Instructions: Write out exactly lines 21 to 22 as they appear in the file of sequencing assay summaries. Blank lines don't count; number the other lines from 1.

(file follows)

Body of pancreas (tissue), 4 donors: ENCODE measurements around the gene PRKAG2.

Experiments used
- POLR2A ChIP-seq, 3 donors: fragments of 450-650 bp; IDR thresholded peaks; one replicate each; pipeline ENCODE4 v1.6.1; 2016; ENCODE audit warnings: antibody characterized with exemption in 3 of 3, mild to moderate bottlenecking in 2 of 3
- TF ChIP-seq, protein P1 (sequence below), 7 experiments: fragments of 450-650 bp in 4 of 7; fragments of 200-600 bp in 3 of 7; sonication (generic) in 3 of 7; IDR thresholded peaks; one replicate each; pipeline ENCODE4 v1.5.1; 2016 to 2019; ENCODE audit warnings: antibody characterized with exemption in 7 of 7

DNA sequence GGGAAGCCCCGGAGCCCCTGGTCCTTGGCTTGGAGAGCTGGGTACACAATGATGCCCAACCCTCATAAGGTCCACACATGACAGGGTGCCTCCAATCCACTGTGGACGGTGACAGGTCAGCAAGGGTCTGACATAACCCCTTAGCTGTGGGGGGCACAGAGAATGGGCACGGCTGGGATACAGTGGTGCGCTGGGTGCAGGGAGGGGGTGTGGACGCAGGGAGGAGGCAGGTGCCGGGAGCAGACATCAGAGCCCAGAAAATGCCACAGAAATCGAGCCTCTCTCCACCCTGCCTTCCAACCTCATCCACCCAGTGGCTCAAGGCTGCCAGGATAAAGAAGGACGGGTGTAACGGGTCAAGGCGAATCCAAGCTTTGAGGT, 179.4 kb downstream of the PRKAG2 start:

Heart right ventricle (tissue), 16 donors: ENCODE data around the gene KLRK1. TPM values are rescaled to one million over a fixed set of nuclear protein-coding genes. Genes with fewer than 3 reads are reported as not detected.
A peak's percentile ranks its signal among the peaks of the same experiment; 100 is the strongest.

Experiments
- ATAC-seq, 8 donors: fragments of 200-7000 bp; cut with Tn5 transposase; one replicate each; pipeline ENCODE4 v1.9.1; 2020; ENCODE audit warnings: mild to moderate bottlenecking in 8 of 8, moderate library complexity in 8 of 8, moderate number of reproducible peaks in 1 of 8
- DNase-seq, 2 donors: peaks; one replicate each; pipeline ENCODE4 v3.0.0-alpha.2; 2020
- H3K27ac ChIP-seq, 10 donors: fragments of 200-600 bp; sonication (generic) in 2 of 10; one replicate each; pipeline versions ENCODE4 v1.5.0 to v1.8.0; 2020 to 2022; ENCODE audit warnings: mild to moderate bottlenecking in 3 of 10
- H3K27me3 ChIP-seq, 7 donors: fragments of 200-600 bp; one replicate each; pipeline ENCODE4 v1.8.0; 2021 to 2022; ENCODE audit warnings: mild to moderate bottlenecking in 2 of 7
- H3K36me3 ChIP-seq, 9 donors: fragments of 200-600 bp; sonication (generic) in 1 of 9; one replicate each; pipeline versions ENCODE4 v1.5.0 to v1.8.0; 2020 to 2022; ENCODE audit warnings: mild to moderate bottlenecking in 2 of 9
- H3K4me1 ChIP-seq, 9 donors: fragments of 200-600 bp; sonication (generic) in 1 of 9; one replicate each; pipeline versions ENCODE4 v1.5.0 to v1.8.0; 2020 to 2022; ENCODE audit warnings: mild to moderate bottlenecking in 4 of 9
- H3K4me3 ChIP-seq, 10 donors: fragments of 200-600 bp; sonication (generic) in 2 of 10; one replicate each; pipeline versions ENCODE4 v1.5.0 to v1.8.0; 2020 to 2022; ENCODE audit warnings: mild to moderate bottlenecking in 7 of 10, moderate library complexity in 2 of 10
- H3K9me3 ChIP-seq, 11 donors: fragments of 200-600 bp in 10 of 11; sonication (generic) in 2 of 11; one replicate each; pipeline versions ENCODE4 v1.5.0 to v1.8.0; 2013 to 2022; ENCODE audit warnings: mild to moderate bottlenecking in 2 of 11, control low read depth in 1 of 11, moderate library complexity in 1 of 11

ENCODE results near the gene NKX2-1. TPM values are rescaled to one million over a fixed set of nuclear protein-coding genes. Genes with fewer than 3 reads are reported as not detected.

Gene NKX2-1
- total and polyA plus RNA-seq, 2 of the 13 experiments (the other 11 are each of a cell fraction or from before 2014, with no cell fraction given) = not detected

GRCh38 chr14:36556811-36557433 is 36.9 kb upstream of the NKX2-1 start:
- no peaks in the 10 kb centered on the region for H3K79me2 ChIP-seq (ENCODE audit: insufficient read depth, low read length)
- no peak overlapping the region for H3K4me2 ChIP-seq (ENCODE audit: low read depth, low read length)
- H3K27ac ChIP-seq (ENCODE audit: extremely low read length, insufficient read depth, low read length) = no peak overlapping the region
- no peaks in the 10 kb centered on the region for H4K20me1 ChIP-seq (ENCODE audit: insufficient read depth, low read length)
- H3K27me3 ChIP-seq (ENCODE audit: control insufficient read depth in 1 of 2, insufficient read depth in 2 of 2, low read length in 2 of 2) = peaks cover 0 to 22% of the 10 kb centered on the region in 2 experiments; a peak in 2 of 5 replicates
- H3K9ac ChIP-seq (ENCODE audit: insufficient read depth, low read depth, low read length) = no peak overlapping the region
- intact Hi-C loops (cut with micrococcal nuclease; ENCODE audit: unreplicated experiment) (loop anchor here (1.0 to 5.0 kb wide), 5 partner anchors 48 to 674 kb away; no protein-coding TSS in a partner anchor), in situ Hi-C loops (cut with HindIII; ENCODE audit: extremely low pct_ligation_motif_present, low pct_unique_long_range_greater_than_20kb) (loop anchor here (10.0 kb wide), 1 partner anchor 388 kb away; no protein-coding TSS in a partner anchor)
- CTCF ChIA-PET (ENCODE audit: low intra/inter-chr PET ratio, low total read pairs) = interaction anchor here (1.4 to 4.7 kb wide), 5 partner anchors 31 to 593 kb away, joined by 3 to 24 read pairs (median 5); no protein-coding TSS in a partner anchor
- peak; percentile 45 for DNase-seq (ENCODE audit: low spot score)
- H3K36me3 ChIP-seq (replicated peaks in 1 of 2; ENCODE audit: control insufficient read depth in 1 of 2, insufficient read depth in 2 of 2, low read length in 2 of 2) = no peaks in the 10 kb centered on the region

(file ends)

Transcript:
- no peaks in the 10 kb centered on the region for H3K79me2 ChIP-seq (ENCODE audit: insufficient read depth, low read length)
- no peak overlapping the region for H3K4me2 ChIP-seq (ENCODE audit: low read depth, low read length)